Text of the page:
The production of Touch Gloves is quite impressive not only for documentaries in general but due to the fact that the entire thing was shot with one camera by the director himself. This is nearly unheard of and when it does happen the results are nearly always poor but in the case of this film Felipe Jorge pulls it off nearly without any flaws. The camera work of the film is very professionally handled with it’s steady effects and no shaky cam moments despite being a single person moving and operating the camera. The picture quality is very high with none of the overexposure and annoying bloom effects that nearly every no budget independent documentary has had that I have viewed. All of the footage of the film was shot by Felipe Jorge himself, showing his talent and ability to craft stories with pictures.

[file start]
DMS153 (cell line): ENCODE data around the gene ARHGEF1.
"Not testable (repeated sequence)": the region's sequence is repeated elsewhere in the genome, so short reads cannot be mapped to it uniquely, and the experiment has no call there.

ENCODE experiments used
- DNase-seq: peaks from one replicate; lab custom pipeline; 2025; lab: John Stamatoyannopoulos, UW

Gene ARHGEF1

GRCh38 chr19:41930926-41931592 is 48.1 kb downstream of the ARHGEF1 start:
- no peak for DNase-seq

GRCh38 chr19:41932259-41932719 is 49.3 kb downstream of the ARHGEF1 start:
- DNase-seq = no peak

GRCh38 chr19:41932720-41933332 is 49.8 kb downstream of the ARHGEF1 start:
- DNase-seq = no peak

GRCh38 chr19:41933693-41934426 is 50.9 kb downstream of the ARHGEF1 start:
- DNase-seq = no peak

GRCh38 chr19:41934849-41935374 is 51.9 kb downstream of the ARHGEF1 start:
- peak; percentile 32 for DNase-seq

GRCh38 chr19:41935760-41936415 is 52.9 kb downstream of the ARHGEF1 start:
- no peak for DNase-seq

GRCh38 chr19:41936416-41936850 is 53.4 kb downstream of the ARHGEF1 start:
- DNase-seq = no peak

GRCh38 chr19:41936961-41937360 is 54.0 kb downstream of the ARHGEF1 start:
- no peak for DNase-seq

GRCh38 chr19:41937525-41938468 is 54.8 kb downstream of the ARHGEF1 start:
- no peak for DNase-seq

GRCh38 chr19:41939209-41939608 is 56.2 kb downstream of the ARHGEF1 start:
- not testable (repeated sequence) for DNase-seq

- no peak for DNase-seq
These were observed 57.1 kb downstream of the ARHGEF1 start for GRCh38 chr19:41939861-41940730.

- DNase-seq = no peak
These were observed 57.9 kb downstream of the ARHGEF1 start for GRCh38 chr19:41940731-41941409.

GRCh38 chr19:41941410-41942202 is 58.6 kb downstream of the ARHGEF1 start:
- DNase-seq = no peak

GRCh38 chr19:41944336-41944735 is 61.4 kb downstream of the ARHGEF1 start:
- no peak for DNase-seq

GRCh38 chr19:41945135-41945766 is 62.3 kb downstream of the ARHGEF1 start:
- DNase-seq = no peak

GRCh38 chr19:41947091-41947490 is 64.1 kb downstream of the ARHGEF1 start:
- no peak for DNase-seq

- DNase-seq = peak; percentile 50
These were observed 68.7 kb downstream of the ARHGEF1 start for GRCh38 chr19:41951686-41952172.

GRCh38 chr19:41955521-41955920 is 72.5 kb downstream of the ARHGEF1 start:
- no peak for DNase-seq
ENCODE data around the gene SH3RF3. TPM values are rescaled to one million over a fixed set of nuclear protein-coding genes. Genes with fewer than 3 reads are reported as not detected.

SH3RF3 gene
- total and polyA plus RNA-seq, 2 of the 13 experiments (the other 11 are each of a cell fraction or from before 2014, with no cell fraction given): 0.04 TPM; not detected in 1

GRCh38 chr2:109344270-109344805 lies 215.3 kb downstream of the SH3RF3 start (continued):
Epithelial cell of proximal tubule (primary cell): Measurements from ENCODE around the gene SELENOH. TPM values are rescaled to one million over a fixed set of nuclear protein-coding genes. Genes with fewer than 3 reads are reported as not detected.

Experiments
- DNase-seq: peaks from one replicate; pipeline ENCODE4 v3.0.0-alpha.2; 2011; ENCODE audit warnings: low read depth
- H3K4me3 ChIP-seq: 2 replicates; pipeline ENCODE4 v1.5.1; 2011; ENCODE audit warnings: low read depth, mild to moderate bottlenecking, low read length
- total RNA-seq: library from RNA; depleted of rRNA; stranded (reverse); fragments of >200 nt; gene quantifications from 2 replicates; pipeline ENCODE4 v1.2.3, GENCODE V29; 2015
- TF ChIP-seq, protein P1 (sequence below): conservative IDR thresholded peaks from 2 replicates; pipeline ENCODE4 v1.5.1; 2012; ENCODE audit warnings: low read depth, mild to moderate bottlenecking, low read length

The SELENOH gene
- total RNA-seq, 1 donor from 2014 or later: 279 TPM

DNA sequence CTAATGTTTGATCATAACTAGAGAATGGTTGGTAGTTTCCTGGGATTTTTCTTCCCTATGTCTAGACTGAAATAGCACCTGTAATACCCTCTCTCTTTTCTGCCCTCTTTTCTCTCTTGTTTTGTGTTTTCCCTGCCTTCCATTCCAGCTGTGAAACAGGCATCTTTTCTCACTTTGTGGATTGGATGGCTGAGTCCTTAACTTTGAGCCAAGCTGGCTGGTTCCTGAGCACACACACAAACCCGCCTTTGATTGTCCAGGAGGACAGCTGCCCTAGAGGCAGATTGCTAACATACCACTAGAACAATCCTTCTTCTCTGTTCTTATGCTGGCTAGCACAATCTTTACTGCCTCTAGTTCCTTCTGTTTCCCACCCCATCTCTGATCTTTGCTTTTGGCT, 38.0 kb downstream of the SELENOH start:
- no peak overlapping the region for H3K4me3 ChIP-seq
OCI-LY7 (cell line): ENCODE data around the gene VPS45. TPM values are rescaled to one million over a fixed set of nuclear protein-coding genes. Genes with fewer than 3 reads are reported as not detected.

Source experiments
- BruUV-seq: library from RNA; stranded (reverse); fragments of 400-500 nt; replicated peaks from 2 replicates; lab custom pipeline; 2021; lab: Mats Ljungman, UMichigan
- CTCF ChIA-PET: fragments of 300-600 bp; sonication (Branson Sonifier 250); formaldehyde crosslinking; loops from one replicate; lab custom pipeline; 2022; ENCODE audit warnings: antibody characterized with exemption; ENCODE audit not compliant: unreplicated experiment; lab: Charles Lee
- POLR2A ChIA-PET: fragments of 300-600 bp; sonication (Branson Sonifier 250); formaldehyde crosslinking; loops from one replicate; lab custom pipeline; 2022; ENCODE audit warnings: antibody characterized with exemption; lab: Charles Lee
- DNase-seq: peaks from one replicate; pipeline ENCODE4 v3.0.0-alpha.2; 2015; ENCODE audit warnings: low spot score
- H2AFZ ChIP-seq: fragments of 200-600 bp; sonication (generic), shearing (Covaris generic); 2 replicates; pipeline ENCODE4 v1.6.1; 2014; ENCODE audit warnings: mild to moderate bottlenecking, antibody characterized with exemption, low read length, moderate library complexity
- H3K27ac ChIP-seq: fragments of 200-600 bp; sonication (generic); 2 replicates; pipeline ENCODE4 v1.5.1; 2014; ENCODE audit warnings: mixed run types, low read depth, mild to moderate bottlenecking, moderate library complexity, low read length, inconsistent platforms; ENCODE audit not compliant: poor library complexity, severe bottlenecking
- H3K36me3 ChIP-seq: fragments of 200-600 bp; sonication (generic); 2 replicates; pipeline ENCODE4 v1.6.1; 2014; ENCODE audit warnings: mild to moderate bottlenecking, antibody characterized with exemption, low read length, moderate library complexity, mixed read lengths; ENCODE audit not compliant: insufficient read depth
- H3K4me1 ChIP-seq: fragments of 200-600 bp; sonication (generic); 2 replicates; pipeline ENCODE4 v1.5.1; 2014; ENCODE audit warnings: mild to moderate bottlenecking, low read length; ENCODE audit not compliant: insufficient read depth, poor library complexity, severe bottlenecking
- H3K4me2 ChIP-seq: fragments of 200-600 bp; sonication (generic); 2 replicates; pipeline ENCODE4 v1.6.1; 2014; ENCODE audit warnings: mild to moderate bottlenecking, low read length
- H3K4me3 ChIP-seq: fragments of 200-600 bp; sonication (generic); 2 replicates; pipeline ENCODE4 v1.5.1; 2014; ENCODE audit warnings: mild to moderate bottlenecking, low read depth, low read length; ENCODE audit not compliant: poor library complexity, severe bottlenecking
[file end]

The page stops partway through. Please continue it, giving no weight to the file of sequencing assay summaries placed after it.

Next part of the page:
Justin’s Notes – There was an error here earlier. It’s been corrected.

The audio work of Touch Gloves is like many documentaries I have reviewed in that it is a mix of high points and low points. During the interview sections when the trainers or boxers are sitting down in a chair you can hear them quite well but that is really the only time. During most of the film the microphone is simply overwhelmed by the sounds of training going on in the background and the interviewees can barely be heard at times. This is quite unfortunate giving that what they are saying is generally inspirational or offers a deep and meaningful insight into the person talking. This is a very common issue with documentaries that I have seen over the years and one I think could really be solved by some simple sound manipulation during post production. The music however of the film is fitting and offers inspiration and hope as well as excitement during the boxing matches that is quite welcome and never drowns out the voices of the interviewees.